The group has been working in the area for more than 20 years. It was founded by Vermont educator and activist Paij Wadley-Bailey, who died in 2016.

The volunteers go into elementary school classrooms in Central Vermont on the same day once a year and read children’s literature that relates to racism and bullying. They also engage students in activities and discussion of the issues and thoughts the books raise.

Janet Van Fleet is one of the members of the group’s steering committee. Van Fleet, who taught elementary school students for about 10 years in Montpelier, said years ago she was looking for something to do in relation to racial justice.

She said racism is something this country has struggled with since its founding. “Until we deal with that, things aren’t going to be right,” she said.

Then she heard about this reading group. Van Fleet said the group’s work sounded like what she was looking for.

“Children are our most important resource,” she said.

Van Fleet said this group helps children with questions about fairness and justice at an early age, and helps them feel comfortable asking those questions.

Rachel Cogbill is another member of the group’s steering committee. Cogbill worked as a teacher for 39 years and joined the group after she retired about five years ago.

“I have been a teacher all of my life,” she said. “And I believe that children are the most important key to our future, and working with them is key in helping our society become a better and better place.”

She said the volunteers work alongside the teachers to find the right books for their students. She said if a book is addressing someone in the class in particular, like a student of color, the teacher will reach out to that student’s parents and get their thoughts on whether the book is appropriate.

“So we’re trying to be sensitive to the different backgrounds of the children in the class through collaboration with the teacher because the teacher is the one who really knows the students,” she said.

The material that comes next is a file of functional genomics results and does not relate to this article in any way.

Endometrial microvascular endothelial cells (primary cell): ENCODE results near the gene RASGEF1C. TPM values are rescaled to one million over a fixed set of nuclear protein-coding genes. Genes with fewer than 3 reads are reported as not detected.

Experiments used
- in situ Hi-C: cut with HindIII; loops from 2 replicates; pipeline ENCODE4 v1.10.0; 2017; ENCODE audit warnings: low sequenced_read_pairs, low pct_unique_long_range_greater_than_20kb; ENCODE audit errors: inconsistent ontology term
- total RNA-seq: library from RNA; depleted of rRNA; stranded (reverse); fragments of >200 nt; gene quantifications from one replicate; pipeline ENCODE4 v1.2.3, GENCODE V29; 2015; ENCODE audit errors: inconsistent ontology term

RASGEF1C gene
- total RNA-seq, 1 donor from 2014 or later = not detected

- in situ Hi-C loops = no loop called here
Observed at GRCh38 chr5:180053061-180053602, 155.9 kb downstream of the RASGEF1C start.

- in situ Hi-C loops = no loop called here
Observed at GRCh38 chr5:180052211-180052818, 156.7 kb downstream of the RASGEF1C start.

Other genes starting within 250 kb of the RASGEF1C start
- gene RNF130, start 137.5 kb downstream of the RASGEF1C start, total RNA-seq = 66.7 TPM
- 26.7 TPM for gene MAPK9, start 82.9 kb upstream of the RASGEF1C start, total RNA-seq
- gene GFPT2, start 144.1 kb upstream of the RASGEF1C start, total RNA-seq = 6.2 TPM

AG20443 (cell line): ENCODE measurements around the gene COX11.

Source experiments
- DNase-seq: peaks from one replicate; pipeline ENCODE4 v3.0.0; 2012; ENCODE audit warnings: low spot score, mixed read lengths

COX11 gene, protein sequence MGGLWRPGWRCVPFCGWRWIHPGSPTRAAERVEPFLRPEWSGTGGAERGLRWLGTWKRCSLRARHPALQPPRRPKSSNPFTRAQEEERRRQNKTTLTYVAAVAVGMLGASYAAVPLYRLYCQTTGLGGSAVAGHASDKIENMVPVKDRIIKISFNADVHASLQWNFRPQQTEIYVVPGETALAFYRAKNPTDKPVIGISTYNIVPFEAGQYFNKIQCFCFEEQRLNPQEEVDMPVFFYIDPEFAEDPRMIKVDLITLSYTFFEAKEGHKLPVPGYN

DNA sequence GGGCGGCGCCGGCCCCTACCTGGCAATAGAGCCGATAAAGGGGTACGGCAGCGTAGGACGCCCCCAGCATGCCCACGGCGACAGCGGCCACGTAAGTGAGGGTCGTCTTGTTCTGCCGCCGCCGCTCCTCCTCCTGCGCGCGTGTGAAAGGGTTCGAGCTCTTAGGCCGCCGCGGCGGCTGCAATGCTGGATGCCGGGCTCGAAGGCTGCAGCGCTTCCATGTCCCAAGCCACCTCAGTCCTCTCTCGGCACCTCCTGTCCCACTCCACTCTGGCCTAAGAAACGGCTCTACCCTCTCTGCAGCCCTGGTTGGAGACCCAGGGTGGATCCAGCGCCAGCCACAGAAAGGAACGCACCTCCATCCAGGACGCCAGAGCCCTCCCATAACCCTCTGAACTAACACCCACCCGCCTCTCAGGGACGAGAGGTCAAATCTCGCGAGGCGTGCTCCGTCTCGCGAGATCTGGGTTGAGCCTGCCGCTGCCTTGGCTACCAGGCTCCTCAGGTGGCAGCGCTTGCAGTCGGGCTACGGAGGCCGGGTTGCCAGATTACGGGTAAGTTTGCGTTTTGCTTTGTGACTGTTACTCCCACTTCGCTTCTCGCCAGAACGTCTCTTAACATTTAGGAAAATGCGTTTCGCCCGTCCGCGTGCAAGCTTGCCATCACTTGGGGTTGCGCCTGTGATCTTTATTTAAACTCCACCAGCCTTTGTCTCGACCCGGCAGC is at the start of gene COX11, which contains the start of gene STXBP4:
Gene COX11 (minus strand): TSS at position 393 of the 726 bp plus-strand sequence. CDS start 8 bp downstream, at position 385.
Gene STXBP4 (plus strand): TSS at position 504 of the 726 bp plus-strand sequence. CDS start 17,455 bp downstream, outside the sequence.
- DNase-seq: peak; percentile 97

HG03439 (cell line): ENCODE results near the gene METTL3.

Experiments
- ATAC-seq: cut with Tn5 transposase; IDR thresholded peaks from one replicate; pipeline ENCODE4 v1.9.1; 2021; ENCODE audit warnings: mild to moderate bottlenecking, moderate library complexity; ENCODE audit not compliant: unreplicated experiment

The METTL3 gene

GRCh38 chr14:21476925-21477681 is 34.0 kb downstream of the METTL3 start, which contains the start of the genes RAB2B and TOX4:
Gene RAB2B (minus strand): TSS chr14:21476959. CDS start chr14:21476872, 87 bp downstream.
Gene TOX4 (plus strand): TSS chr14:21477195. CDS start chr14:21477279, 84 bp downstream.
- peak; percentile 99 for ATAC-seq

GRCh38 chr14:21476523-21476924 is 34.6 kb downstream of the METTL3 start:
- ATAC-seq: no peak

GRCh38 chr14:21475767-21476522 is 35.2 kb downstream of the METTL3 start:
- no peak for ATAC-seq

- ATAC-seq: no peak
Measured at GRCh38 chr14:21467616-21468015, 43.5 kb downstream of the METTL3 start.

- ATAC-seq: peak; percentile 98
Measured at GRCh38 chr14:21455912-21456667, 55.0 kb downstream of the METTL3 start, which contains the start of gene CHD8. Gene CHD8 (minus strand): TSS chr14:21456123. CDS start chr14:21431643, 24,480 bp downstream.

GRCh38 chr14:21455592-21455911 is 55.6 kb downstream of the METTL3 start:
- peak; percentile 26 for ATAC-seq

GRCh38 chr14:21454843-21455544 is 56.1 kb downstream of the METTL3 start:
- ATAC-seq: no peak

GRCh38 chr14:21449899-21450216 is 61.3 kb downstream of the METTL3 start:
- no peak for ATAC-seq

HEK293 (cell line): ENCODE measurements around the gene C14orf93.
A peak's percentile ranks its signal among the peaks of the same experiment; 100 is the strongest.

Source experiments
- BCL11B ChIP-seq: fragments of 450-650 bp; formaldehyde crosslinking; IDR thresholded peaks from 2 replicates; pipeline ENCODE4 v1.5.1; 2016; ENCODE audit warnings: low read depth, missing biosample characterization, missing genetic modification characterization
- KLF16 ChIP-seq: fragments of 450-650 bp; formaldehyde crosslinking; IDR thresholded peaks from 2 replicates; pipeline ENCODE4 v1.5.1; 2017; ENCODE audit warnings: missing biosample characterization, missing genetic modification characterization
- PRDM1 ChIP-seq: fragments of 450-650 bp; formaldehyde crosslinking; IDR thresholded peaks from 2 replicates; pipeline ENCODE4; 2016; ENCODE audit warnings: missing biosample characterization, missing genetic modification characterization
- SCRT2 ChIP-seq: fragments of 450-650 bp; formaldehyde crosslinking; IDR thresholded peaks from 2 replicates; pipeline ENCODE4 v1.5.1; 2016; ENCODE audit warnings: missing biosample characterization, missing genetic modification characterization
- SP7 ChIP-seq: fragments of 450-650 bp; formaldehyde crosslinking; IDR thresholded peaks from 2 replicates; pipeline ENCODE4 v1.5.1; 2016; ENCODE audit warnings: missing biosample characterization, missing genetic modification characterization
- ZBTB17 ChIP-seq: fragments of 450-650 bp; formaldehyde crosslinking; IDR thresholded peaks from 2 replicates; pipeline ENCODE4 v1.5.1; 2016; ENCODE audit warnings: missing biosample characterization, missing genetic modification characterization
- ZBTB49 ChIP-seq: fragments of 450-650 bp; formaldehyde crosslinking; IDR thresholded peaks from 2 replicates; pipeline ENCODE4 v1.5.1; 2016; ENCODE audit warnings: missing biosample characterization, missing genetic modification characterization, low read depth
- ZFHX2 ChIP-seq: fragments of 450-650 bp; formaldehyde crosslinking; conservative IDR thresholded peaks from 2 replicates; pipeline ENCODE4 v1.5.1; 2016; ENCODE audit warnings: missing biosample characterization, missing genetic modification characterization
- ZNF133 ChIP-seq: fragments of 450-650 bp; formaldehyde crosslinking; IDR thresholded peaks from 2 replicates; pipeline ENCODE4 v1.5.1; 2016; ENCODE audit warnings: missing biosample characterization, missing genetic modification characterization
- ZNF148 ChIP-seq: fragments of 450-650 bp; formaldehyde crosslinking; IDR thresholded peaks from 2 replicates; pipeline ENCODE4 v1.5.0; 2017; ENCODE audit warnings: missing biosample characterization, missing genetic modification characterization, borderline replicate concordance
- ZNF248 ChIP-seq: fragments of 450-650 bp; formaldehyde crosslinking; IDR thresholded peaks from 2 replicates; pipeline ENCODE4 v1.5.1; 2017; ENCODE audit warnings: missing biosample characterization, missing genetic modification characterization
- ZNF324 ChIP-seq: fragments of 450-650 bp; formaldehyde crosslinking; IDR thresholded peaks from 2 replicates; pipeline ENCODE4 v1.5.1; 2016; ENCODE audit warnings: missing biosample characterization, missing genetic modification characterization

But those in-person reading sessions couldn’t happen this year because of the pandemic. Instead, the group has collected some publicly available videos of people reading certain children’s books and made them available at the group’s website: cvreadingtoendracism.blogspot.com

The videos are broken up into two categories, one for kindergartners through third-graders; and the other for third- through fifth-graders.

The videos for the younger students are broken up into topics which include what race is, multiculturalism and taking action. Videos for the older students focus on biographies, civil rights and racism and taking action.

The website gets about 100 hits a month, and Cogbill said people from outside Vermont have discovered the videos and are using them.

While the videos can help for now, Van Fleet said the volunteers want to get back into classrooms to have in-person interactions with students.

“The reason we do it the way we do it, where all the classrooms in the schools are having it at the same time, is that the children are then having a collective experience and we’re all learning about this.”

She said the pandemic has shown remote learning can be more difficult than in-person learning and the idea of the group is to have face-to-face discussions about these issues in the community.

She said the group is trying to help the students become good people. “I hope that when children are coming up in an environment of trust and kindness and justice and equal opportunity then maybe we can put this stuff to bed a little bit,” she said.